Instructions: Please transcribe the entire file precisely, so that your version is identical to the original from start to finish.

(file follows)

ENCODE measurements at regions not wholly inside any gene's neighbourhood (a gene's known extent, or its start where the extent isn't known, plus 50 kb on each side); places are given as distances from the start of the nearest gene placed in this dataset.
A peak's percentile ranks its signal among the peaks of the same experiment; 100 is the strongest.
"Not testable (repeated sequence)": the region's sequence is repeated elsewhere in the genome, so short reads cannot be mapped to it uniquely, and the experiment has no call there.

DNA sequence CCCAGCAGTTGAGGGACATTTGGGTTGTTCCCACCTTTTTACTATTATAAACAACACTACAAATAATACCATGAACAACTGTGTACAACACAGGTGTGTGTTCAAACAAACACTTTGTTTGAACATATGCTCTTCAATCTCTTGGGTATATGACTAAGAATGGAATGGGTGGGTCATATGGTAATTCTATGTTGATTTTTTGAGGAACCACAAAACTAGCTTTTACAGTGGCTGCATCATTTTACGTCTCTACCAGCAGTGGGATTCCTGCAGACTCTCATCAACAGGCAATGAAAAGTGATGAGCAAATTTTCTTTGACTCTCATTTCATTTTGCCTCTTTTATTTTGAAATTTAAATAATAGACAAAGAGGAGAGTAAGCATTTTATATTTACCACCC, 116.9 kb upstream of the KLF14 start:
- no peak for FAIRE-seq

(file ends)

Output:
ENCODE measurements at regions not wholly inside any gene's neighbourhood (a gene's known extent, or its start where the extent isn't known, plus 50 kb on each side); places are given as distances from the start of the nearest gene placed in this dataset.
A peak's percentile ranks its signal among the peaks of the same experiment; 100 is the strongest.
"Not testable (repeated sequence)": the region's sequence is repeated elsewhere in the genome, so short reads cannot be mapped to it uniquely, and the experiment has no call there.

DNA sequence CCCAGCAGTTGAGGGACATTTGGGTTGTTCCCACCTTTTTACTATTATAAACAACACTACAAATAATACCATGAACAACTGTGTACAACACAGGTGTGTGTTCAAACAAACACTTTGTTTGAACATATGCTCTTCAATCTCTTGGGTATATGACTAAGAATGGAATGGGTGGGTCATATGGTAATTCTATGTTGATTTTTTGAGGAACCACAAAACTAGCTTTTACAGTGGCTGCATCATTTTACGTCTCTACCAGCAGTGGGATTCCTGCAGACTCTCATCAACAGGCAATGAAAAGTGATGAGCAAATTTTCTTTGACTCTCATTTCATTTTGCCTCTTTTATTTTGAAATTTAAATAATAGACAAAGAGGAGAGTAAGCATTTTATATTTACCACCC, 116.9 kb upstream of the KLF14 start:
- no peak for FAIRE-seq